CHICAGO — Despite recusing herself from the case, Chicago's top prosecutor weighed in on the allegations against Jussie Smollett last month, telling a deputy that she believed her office had overcharged the "Empire" actor, according to newly released texts and emails.
The text message exchange unfolded more than two weeks before prosecutors dropped all criminal charges , the documents indicate. Cook County State's Attorney Kim Foxx and her staff also scrambled later to explain the controversial March 26 decision to abandon the case against Smollett, who was accused of staging a racist, anti-gay attack on himself in January in downtown Chicago.
Foxx communicated in early February with former first lady Michelle Obama's former chief of staff Tina Tchen and with a member of Smollett's family about the Smollett investigation. She recused herself on Feb. 13, and her office cited the communications with the Smollett relative, whom Tchen had encouraged Foxx to call.
In late March — after questions were raised about the dropping of charges — Foxx and her aides sought to recast her role, with one statement saying Foxx "used the term 'recuse'" in the "colloquial use of the term." They said the correct description was that she had "informally separated herself from the decision-making" in the case.
Foxx nevertheless weighed in at critical points as her staff decided whether to proceed with the prosecution, which began when Smollett was charged on Feb. 20. Her input included a March 8 text to First Assistant State's Attorney Joseph Magats, who became the final decision-maker in the Smollett case after Foxx purportedly stepped away.
Foxx texted: "Sooo ...... I'm recused, but when people accuse us of overcharging cases ... 16 counts on a class 4 becomes exhibit A."
Magats responded to his boss, saying: "Yes. I can see where that can be seen as excessive."
Smollett had faced 16 felony counts related to making a false report that he was assaulted by two men early on Jan. 29. Investigators said he made the false report because he was unhappy with his pay on "Empire" and believed such an incident would give his career a boost.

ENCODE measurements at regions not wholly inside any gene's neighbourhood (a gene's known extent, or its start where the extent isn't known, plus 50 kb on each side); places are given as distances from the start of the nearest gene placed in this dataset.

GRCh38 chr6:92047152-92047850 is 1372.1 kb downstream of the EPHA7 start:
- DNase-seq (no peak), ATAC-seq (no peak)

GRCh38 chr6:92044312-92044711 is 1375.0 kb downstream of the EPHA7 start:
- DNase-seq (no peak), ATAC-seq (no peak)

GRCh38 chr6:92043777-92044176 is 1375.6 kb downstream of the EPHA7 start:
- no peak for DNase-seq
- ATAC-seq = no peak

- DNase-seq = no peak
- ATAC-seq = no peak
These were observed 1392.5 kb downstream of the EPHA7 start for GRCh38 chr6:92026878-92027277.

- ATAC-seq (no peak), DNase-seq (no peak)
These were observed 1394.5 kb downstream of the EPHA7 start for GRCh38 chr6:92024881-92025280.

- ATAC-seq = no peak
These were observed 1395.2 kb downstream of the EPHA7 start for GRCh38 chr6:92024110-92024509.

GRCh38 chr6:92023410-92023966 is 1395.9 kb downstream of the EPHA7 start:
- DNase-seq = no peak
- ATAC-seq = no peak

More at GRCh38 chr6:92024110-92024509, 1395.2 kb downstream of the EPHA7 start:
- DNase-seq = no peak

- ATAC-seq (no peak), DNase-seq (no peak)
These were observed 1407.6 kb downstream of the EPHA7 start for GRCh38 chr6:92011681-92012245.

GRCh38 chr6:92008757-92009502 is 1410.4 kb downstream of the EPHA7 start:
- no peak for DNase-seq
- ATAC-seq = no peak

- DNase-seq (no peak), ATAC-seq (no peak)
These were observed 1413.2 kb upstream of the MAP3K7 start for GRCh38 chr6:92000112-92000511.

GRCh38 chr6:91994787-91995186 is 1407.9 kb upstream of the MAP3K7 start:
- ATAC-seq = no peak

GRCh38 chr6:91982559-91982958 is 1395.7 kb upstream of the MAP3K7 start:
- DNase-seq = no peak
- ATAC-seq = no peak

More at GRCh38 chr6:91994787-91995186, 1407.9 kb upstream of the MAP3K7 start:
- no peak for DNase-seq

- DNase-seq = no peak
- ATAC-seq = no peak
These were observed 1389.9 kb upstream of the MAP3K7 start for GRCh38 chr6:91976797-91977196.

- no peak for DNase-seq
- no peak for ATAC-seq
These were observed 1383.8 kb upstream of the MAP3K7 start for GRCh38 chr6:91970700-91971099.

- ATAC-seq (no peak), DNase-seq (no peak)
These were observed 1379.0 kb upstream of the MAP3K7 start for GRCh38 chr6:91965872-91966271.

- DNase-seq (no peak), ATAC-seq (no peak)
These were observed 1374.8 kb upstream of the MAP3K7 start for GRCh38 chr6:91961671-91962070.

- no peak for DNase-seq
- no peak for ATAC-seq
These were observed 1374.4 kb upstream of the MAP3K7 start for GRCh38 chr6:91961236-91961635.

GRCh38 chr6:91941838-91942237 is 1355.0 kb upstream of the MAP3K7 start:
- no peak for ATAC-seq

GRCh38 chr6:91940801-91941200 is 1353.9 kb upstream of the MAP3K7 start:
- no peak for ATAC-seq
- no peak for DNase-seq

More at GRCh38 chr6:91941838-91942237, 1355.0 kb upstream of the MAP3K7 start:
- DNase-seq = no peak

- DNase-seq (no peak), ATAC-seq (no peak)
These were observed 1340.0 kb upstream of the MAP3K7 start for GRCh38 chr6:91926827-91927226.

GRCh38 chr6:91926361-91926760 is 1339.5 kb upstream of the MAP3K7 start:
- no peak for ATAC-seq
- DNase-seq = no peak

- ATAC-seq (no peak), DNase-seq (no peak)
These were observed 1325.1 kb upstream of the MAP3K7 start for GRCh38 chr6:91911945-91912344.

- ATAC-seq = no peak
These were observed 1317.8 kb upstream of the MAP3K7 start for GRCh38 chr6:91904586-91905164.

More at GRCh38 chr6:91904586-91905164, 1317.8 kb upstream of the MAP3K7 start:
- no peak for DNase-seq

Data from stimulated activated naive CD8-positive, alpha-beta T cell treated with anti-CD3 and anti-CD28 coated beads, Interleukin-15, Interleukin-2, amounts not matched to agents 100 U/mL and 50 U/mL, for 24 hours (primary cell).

The documents included thousands of pages provided to The Associated Press and other media through open-records requests. They did not include key communications among prosecutors or with Smollett's legal team. Questions remain unanswered about the extent of Foxx's involvement and the logic behind tossing the case without requiring Smollett to accept responsibility for lying.
Smollett, 36, maintains that he has told the truth all along.
In the same March 8 exchange with Magats, Foxx appears to compare the charges against Smollett to those filed against R&B singer R. Kelly in another high-profile case being handled by her office, though she does not reference Kelly by name.
"Pedophile with 4 victims 10 counts. Washed up celeb who lied to cops, 16," Foxx texted.
Kelly was indicted in February on 10 counts of aggravated sexual abuse involving three girls and one woman. Kelly denies the allegations.
Foxx has long advocated alternatives to prosecution of nonviolent crimes. In her March 8 exchange with Magats, she signaled that such an approach may be appropriate in Smollett's case.
"Just because we can charge something doesn't mean we should. ... It's not who we want to be," she texted.
"For sure," Magats responded.
Texts also show that prosecutors seemed to hope news would not spread widely about the March 26 hearing at which the charges against Smollett were dropped. The office made no advance announcement of the hearing and seemed unhappy that Smollett's attorney's leaked word of it.
"It appears as if Jussie's press person may have notified the press," Risa Lanier, the lead trial prosecutor in the Smollett case, said in a text to office spokespeople.
Foxx also discussed what to tell police Superintendent Eddie Johnson, who said he was blindsided by the dropping of charges.
Lanier also texted Magats as news broke about the dismissal of charges. Reporters began streaming to the courthouse and calling and emailing the state's attorney's office for comment.
"Just wish I could have anticipated the magnitude of this response and planned a bit better!" Lanier wrote.
The newly released emails indicate chaos within the state's attorney's office in the hours and days after charges were dropped. Office representatives provided often-muddled or contradictory answers to the same questions from journalists, including on the shifting explanations about Foxx's recusal.
Magats tried to reassure Lanier, saying the response was not something they could plan for and adding that it was "the right decision." Lanier answered, "I agree and absolutely stand by the decision made."